GENEVA, Sept 26 (KUNA) -- The Organisation of Islamic Cooperation (OIC)
Wednesday called on the human rights council to treat Islamophobia as a law,
and must have equal treatment as anti-Semitism, especially in the legislations
existing is several Western countries.
The OIC also recalled on human rights on Elimination of Racial
Discrimination, which restricts the freedom of expression on issues relating
to racial discrimination and incitement to religious hatred.
The OIC welcomed the joint statement by the OIC Secretary general, Arab
League Secretary General, African Union Commissioner for Peace and Security
and European Union High Representative for foreign and Security policy, in
which they shared the profound respect for all religion and refuse to allow
religion to be used to fuel provocation, confrontation and extremism.
They reiterated their strong commitment to take further measures and to
work for an international consensus on tolerance and full respect of religion,
including on the basis of UN Human rights Council resolution 16/18.
The OIC has never advocated any prohibitions on freedom of expression. Our
emphasis has been on the need to examine the consequences of unchecked,
unbridled, irresponsible statements and actions made by certain groups and
individuals that deliberately instigate as well as incite violence on the
basis of religion or belief.
This can also include situations involving religious minorities or
situations in which minorities react violently in their home or in societies
where their co-religionists are in a majority.
None of this is completely uncharted territory. For instance, we are all
aware of the fact that laws exist in Europe and other countries which impose
curbs on anti-Semitic speech, such as holocaust denial or racial slurs.
We need to acknowledge, once and for all, that Islamophobia in particular
and discrimination on the basis of religion and belief are contemporary forms
of racism and must be dealt with as such. Not to do so would be a clear
example of double standards.
The OIC's resolution on "Combating Intolerance, Negative Stereotyping And
Stigmatization of, and Discrimination, Incitement to Violence, and Violence
against Persons based on Religion or Belief" adopted by consensus at the 16th
session of the Human Rights Council on 24 March 2011.
The attempt to address this very concern by bringing all the key players on
board. The consensus resolution was the result of a long and often, difficult
At the heart of the resolution are a series of practical steps to be taken
by states to combat the ever increasing instances of intolerance, negative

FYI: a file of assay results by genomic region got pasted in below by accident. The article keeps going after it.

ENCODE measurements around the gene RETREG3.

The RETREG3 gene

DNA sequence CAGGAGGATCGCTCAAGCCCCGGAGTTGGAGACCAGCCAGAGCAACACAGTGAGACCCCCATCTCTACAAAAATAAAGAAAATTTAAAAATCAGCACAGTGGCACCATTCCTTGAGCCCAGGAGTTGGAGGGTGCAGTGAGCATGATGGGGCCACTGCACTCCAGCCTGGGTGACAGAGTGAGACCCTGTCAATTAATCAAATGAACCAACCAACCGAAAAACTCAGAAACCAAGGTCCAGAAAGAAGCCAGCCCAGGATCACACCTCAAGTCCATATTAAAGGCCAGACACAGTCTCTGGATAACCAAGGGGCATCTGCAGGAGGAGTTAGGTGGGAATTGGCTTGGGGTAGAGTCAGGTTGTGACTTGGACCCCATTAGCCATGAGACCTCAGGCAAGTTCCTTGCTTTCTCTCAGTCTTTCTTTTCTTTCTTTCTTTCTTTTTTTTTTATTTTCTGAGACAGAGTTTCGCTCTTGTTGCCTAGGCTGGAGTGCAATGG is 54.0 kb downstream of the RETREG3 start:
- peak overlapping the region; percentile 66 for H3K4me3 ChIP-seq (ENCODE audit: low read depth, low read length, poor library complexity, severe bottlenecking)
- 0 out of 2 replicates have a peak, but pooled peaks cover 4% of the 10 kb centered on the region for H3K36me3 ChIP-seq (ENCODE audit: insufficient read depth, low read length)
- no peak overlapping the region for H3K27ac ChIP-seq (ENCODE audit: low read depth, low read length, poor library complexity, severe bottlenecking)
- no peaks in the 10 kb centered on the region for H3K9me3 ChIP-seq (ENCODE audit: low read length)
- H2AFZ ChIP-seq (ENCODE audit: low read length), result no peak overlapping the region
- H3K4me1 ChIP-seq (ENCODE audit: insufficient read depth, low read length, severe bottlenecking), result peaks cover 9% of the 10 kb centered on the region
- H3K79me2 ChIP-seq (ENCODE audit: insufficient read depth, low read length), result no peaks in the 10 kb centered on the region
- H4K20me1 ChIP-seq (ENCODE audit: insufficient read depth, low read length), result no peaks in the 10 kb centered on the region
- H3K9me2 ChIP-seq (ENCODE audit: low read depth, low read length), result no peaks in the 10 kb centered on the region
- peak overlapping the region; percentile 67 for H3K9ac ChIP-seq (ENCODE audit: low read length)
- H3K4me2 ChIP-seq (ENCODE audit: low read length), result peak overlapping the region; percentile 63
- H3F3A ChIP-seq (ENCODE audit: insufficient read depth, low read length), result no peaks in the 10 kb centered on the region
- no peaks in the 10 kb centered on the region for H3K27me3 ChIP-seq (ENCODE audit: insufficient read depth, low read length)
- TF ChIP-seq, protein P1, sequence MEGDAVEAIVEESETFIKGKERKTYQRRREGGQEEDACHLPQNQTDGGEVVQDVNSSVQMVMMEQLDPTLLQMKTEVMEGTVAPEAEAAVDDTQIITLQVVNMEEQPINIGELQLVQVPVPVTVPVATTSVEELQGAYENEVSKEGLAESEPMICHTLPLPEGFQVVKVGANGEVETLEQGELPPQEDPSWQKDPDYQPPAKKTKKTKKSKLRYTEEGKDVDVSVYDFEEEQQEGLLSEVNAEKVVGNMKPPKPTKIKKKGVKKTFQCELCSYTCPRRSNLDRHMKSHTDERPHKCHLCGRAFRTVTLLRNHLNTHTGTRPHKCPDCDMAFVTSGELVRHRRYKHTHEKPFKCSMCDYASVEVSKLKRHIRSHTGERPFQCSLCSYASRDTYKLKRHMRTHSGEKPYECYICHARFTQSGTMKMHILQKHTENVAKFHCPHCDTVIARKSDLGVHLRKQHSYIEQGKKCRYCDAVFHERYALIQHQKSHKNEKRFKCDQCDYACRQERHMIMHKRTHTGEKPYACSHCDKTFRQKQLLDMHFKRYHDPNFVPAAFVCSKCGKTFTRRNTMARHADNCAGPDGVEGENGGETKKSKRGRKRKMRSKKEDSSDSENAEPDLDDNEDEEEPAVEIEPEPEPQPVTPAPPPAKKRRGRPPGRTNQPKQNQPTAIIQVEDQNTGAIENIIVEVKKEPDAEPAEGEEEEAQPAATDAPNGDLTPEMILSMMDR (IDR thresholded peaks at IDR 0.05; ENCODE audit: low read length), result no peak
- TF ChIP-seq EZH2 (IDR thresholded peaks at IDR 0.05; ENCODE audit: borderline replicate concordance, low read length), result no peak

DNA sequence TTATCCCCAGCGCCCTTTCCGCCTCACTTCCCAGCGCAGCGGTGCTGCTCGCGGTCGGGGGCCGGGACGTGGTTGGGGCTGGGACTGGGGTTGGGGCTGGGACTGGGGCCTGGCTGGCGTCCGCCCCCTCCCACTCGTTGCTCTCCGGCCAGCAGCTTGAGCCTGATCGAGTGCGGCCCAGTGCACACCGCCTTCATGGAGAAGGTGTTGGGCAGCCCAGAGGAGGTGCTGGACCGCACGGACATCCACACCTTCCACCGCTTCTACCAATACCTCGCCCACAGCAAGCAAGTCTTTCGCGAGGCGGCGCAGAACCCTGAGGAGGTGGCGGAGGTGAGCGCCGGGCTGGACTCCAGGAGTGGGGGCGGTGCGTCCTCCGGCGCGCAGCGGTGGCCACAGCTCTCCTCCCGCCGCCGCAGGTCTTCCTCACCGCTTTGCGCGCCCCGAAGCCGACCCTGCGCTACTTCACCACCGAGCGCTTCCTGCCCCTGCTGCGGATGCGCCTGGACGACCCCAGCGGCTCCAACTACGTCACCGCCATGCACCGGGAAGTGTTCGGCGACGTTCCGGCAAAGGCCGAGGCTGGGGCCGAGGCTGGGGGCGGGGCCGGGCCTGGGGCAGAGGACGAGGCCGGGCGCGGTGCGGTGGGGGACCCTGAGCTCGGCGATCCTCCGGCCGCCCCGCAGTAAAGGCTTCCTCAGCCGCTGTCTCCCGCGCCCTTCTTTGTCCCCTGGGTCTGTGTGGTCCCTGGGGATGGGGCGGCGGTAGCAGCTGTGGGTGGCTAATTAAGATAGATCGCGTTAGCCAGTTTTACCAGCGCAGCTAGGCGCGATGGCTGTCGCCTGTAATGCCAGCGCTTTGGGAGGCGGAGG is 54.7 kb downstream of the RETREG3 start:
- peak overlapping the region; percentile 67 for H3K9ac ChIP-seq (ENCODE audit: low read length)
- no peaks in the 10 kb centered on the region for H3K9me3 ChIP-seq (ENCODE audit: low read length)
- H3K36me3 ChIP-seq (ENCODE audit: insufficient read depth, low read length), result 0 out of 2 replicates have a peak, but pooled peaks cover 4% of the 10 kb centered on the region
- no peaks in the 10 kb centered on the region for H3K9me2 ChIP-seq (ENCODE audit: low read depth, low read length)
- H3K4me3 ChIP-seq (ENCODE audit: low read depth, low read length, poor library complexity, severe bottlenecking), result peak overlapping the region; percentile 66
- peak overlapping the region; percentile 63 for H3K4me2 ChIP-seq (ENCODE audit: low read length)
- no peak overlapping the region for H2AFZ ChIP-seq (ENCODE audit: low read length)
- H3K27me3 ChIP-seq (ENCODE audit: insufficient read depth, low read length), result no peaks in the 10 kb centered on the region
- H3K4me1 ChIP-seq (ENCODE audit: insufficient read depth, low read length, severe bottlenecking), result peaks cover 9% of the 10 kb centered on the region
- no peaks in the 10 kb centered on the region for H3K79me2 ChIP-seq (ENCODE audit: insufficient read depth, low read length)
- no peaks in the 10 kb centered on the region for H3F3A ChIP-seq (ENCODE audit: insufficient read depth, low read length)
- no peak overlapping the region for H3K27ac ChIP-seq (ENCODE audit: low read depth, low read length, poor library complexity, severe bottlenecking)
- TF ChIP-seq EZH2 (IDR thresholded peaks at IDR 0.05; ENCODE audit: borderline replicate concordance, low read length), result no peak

stereo-typing, stigmatization and discrimination and violence all over the
This core issue has been approached in a manner that is acceptable to all;
all stake-holders are bound by the commitments contained in the text.
The OIC believes that there is an urgent need to take concrete steps
towards the implementation of the plan action contained in the resolution to
avoid the occurrence of such condemnable incidents in the future.
If this is not done, there is a very real chance of a breakdown of the
delicate consensus on this issue as reflected in the resolution which would be
unfortunate for all of us.
The OIC remains ready to work with its international partners at the Human
Rights Council in Geneva and the UN General Assembly in New York, to address
and resolve these critical issues in order to better protect and promote human
rights as well as peace and security within our respective societies.
The OIC also calls upon the High Commissioner and her Office to assist this
Meanwhile, the OIC Group unequivocally condemns the recent production of a
film in the United States called "The Innocence of Muslims" which tries to
defame Islam and the personality of the Holy Prophet Muhammad (peace be upon
This film is a blatant attempt to provoke religious hatred, discrimination
and intolerance that has led to unfortunate loss of life and damage to
property. In this context, we also strongly condemn the violence that resulted
in the deaths of a number of people including a US diplomat.
OIC noted that the Secretary General of the United Nations, The High
Commissioner for Human Rights and the US President, have also expressed their
opposition to the film.
Incidents like this clearly demonstrate the urgent need on the part of
states to introduce adequate protection against acts of hate crimes, hate
speech, discrimination, intimidation and coercion resulting from defamation
and negative stereotyping of religions, and incitement to religious hatred, as
well denigration of venerated personalities.
Over the past months, there have been a number of examples of acts of
incitement to hatred. These include despicable incidents involving the burning
of the Holy Quran, and the publication of defamatory cartoons.
OIC countries have repeatedly called on the Governments concerned to take
action to avert these offensive actions but nothing has been done on the
excuse that such action would be a violation of the freedom of expression.
The OIC underlines that the situation created by the malicious act affirms
once more the urgency for all States to fully uphold their obligations under
international law", in particular articles 19 and 20 of the ICCPR and article
4 of the International Convention on the Elimination of Racial Discrimination.
These are not exercises in freedom of expression but deliberate attempts to
discriminate, defame, denigrate and vilify Muslims and their beliefs.
Such acts constitute flagrant incitement to violence and are therefore in
contravention of ICCPR Articles 19 and 20. It is abundantly clear that there
exists an urgent need to establish an internationally acceptable threshold
between freedom of expression and incitement to violence and hatred. (end)
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